Views of doctors on clinical correspondence: questionnaire survey and audit of content of lettersBMJ 2004; 328 doi: https://doi.org/10.1136/bmj.38058.801968.47 (Published 29 April 2004) Cite this as: BMJ 2004;328:1060
- Bruce Campbell, consultant surgeon1,
- Katalijne Vanslembroek, senior house officer1,
- Emma Whitehead, house surgeon1,
- Caroline van de Wauwer, senior house officer1,
- Ronald Eifell, specialist registrar2,
- Michael Wyatt, consultant surgeon2,
- John Campbell (), professor of general practice and primary care3
- 1Royal Devon and Exeter Hospital, Exeter EX2 5DW
- 2Department of Surgery, Freeman Hospital, Newcastle upon Tyne NE7 7ON
- 3Peninsula Medical School, Exeter EX2 5DW
- Correspondence to: B Campbell
- Accepted 23 December 2003
Clinical correspondence between general practitioners and specialists remains fundamental to the process of referral from primary care and transmission of management advice from consultants. However, both older and more recent studies indicate that opportunities for good communication are commonly missed.1–3 Newton and colleagues explored the views of general practitioners and consultants on the desirable content of letters, and proposed standards against which the content of letters might be audited.4 After a decade of increasing emphasis on good communication, clear records, and patient involvement, we repeated that study, and also audited letters written by doctors who responded to the questionnaire.
Participants, methods, and results
Questionnaires were sent to 360 general practitioners, 157 in areas served by the Royal Devon and Exeter Hospital and 203 in areas served by the Freeman Hospital, Newcastle, and to the consultants doing outpatient clinics (107 in Exeter and 101 in Newcastle), asking for their views on the desirability (always/usually important or sometimes/never important) of defined items4 in the referral letter and replies. The response rate was 84% for both general practitioners (304/360) and consultants (174/208); the table shows their views. General practitioners now attached greater importance to documenting three items in their letters than in 1992: medical history, findings on investigation, and whether the referral is new. An increased proportion of consultants concurred with the need for medical history, but fewer consultants viewed what the patient expects from the referral as an important item. Fewer general practitioners and consultants thought that the general practitioner's expectation was an important item. A higher proportion of consultants now thought that including a summary of the case history in the consultant's letter was important.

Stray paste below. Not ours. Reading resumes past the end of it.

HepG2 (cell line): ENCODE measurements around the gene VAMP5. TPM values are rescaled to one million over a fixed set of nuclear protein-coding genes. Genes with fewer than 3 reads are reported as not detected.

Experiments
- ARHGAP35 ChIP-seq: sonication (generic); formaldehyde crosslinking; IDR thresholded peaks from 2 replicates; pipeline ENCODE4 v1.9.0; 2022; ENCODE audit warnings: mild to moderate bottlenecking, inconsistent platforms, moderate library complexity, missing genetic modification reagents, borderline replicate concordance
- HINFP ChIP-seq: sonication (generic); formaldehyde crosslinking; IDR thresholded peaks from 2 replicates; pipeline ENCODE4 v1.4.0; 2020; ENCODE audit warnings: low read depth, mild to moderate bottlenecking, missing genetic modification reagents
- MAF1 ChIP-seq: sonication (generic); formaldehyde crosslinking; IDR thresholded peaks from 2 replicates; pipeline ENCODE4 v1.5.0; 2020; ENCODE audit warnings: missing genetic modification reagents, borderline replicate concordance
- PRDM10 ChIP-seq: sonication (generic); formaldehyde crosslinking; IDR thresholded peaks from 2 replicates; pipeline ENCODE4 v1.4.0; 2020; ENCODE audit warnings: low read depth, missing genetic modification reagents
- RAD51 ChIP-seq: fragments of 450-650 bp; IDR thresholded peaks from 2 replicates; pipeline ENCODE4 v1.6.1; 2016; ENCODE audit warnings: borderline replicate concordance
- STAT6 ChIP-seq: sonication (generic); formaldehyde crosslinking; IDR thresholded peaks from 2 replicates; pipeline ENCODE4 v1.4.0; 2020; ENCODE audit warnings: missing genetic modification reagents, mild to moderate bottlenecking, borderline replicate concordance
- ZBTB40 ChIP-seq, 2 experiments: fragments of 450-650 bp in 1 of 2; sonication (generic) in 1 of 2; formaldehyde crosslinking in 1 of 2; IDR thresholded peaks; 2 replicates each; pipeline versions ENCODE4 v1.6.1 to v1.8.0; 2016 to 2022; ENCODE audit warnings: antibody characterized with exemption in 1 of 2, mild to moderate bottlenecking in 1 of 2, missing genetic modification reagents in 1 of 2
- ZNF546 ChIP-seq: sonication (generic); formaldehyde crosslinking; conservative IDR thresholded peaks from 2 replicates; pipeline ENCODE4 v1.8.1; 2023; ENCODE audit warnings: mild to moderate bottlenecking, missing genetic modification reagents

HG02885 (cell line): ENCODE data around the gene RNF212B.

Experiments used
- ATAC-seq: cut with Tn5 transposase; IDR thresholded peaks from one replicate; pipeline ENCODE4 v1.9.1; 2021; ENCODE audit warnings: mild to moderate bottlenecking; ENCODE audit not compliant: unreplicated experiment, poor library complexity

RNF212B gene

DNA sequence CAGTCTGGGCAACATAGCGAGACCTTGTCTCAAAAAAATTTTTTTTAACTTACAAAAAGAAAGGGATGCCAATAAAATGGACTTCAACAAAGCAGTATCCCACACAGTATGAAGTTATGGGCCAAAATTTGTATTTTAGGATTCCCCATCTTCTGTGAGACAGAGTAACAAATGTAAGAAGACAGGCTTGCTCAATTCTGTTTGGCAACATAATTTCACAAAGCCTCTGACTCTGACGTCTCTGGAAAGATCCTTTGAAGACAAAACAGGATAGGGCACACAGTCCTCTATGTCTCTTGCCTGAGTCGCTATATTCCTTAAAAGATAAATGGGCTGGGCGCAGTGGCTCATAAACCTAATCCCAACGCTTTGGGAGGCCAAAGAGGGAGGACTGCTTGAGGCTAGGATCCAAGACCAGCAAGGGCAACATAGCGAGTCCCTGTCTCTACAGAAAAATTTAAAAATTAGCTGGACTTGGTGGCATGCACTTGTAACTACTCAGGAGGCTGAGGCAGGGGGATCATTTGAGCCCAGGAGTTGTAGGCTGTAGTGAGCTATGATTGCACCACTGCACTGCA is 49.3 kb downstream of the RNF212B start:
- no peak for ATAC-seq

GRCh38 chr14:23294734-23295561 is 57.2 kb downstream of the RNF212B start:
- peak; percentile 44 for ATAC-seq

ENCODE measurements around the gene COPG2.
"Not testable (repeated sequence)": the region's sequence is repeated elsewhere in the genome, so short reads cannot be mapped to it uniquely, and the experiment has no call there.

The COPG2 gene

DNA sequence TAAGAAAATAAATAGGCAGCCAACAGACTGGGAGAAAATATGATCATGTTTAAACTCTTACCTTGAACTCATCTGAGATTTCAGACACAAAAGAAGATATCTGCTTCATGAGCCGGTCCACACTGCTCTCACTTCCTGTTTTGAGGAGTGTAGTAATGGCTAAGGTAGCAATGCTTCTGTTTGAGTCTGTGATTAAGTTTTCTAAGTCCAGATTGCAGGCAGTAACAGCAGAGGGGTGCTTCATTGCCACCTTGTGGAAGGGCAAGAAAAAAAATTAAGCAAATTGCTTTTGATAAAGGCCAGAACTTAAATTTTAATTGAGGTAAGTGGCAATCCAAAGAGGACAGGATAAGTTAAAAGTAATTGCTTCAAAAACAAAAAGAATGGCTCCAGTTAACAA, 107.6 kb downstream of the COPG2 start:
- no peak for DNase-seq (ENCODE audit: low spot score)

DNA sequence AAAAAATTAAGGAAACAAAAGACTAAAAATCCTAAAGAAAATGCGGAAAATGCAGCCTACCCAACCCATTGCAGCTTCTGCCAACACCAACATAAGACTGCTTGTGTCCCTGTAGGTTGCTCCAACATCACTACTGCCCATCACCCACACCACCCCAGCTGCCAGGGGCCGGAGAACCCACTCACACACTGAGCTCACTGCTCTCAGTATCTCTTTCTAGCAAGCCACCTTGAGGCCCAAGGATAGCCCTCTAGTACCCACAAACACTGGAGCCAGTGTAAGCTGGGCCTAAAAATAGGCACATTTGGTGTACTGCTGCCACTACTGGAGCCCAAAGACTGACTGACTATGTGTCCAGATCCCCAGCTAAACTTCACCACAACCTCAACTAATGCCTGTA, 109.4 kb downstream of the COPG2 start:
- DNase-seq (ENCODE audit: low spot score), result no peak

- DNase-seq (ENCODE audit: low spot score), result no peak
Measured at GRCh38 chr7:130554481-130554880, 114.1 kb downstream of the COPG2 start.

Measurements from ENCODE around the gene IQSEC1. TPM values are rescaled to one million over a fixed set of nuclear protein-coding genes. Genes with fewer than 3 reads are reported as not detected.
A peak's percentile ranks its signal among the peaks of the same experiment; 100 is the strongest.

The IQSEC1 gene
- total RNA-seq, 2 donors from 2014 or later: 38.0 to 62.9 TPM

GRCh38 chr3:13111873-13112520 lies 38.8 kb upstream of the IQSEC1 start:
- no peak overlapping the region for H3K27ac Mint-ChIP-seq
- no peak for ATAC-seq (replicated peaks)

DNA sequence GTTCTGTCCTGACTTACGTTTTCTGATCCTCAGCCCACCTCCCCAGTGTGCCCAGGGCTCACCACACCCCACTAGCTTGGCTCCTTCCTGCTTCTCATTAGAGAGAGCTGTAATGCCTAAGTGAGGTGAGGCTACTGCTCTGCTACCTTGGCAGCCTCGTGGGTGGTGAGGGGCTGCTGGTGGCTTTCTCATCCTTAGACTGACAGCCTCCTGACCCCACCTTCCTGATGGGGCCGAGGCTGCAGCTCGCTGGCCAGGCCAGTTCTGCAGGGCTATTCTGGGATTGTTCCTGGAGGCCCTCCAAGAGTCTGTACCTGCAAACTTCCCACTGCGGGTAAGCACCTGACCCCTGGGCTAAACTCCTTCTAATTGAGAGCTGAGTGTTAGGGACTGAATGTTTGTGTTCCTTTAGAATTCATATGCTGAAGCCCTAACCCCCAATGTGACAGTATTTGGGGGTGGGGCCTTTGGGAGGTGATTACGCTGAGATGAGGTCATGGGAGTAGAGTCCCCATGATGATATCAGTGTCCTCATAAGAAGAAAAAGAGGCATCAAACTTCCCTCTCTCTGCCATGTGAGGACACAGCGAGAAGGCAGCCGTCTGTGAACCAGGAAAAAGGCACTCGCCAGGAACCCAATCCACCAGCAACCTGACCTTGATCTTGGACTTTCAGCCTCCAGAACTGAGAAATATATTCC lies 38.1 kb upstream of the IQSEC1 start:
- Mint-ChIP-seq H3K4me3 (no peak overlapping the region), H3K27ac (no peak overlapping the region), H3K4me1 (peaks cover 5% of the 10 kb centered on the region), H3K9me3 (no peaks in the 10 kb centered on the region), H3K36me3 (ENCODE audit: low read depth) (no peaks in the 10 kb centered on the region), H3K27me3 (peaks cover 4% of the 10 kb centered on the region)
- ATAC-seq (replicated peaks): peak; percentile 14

Letters (including attachments) about two recent outpatient referrals from each consultant were audited, using uniform criteria for each item of content (table). The defined items were recorded more often in Exeter than in Newcastle by both general practitioners (six items) and consultants (three items). For two items, general practitioners in Newcastle recorded items more often.
In the past decade the views of doctors regarding the desirable content of letters written by consultants have changed little, but the desirable content of general practitioners' letters has changed somewhat. The audit showed that, despite the views they had expressed, general practitioners frequently did not include “important” items in their referral letters. Nearly all general practitioners considered documentation of medical history and findings both on examination and investigation as important, but these items were documented in only 27-68% of their letters. Consultants' letters more often contained the items they viewed as desirable, but only about half included what the patient had been told.
The study identified differences in the content of letters between Exeter and Newcastle, for both general practitioners and consultants. This indicates that there may be regional variation around the country in the thoroughness of communication which doctors expect.
As well as conveying information from one doctor to another, letters also form a valuable source of reference, evidence of the process of informed consent, and a medicolegal record. Some items may have important safety implications. Letters can also help to inform patients, and it will soon be normal practice in the NHS to send copies of letters to patients.5 For the guidance of healthcare practitioners and the wellbeing of patients, a more rational and consistent approach to defining the desirable content of letters is required.
We thank all the general practitioners and consultants who participated in this study, and the medical secretaries who helped by providing letters for the audit.
Contributors BC conceived, designed, supervised, and coordinated the study and wrote the paper. KV, EW, CvdW, and RE collected and collated data; MW supervised and coordinated the Newcastle upon Tyne contribution to study. JC did the statistical analysis. BC and JC wrote the paper; all authors revised the manuscript and approved the paper. BC is guarantor.
Competing interests None declared.
Ethical approval Chairmen of research ethics committees in Exeter and Newcastle upon Tyne.
This article was posted on bmj.com on 30 March 2004: http://bmj.com/cgi/doi/10.1136/bmj.38058.801968.47